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A common application for a second general-purpose CPU "back in the day" was for a dedicated audio co-processor. Arcade machines very often used a Z80 (and less commonly, a 6502) as a sound CPU. This was so that the sound CPU could do all of the "tracker player" type stuff without taking bundles of CPU cycles away from the main CPU. I imagine that one reason this was as common as it was is that the various Yamaha FM chips are notoriously slow to access. As these chips all used their own clocks, it was relatively straightforward to clock a CPU and ROM/RAM from this same source, and put in a few latches as communication ports between them.

As to the comment above that "whatever a second CPU can do, a dedicated ASIC can do better" - that's not the case. Tasks which require logic (such as parsing and executing tracker-style music data) aren't easily done by an ASIC. ASICs are better than CPUs whenever a very specific operation is done repetitively. Decode compressed audio and video? Sure! Drive a display by converting between a block of data (screen memory) and outputting raster information? Absolutely. Play a MOD file? Not so much. That's why a GPU is great for many things, but not everything. It's great for massively parallel simple calculations. It's like having millions of adding machines linked together, but sharing a single "plus" button. If you have millions of "what's X + Y?" questions to answer, then you can load up thousands at a time, press + and then have thousands of operations done at once.

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I will agree with the basic premise "whatever a second CPU can do, a dedicated ASIC can do 'better'" for some fuzzy value of 'better'. The value of a general purpose CPU is that it can do many things because it can be modified through programming. Any program can be re-expressed as an ASIC (after all, a 6502 is an ASIC to execute 6502 instructions, which it does "more efficiently" [for some fuzzy value of efficient] than another CPU because of bookkeeping overhead on the foreign system). That ASIC can include bits of RAM and conditional logic, just enough to satisfy the application.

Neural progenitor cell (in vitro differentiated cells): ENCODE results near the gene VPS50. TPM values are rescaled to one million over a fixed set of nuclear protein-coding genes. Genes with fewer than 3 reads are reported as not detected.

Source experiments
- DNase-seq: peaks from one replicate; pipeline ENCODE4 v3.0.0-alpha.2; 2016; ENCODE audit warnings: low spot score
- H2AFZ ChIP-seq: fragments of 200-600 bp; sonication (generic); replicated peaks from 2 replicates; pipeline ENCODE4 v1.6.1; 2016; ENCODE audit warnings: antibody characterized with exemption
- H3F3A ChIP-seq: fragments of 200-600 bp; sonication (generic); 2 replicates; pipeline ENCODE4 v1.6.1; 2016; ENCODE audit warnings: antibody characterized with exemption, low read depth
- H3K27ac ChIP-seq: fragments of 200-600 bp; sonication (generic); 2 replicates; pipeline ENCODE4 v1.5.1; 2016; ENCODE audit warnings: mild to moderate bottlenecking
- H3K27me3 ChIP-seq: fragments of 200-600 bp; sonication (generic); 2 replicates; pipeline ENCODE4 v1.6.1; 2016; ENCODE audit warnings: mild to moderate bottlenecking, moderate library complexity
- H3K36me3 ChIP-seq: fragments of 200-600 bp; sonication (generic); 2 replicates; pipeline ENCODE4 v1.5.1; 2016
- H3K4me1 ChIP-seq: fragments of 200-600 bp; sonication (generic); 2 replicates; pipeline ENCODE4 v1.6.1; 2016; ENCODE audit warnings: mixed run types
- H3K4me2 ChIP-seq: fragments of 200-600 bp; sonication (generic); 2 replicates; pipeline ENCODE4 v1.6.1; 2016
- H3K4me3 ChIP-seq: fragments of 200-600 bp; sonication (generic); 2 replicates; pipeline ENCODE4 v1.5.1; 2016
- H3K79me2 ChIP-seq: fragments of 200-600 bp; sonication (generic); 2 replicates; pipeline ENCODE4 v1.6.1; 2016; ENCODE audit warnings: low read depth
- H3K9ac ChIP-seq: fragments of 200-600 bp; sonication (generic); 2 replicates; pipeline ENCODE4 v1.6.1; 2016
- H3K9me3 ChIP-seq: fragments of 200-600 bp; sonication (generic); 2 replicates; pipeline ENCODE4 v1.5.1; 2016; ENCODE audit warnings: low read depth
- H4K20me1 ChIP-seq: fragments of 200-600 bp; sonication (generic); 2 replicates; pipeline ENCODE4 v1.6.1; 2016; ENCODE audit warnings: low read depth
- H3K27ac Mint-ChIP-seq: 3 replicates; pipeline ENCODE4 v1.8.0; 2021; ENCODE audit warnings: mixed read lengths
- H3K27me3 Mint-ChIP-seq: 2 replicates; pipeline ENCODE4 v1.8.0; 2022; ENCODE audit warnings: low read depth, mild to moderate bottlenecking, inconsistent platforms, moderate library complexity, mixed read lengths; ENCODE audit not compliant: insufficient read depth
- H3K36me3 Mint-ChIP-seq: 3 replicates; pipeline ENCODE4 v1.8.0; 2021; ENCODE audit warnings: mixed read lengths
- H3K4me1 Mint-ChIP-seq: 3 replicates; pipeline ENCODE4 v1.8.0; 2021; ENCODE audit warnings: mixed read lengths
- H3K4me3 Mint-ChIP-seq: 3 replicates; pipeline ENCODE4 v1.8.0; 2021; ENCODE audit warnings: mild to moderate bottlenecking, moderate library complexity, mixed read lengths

But at what cost? Design and development of hardware is hard (hence the name #haha). It is far more expensive than equivalent non-trivial software.

So sure, a dedicated ASIC could do just about anything, but that doesn't mean a general purpose CPU isn't a better choice in many cases. It just depends on what level of expense you can afford to design and implement, the volume you expect to produce, etc.

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59 minutes ago, ZeroByte said:

A common application for a second general-purpose CPU "back in the day" was for a dedicated audio co-processor. Arcade machines very often used a Z80 (and less commonly, a 6502) as a sound CPU. This was so that the sound CPU could do all of the "tracker player" type stuff without taking bundles of CPU cycles away from the main CPU. I imagine that one reason this was as common as it was is that the various Yamaha FM chips are notoriously slow to access. As these chips all used their own clocks, it was relatively straightforward to clock a CPU and ROM/RAM from this same source, and put in a few latches as communication ports between them.

As to the comment above that "whatever a second CPU can do, a dedicated ASIC can do better" - that's not the case. Tasks which require logic (such as parsing and executing tracker-style music data) aren't easily done by an ASIC. ASICs are better than CPUs whenever a very specific operation is done repetitively. Decode compressed audio and video? Sure! Drive a display by converting between a block of data (screen memory) and outputting raster information? Absolutely. Play a MOD file? Not so much. That's why a GPU is great for many things, but not everything. It's great for massively parallel simple calculations. It's like having millions of adding machines linked together, but sharing a single "plus" button. If you have millions of "what's X + Y?" questions to answer, then you can load up thousands at a time, press + and then have thousands of operations done at once.

Well isn't that the trade-off between general purpose CPUs and ones designed for a specific purpose? You can either do all sorts of stuff at varying degrees of efficiency, or one or two things extremely fast with other tasks being sub-optimal. While ASICs are great when you know exactly what to expect, they are lousy when you start throwing them edge cases or weird stuff programmers like to do to show off. Hence, like you imply, there is no singular solution.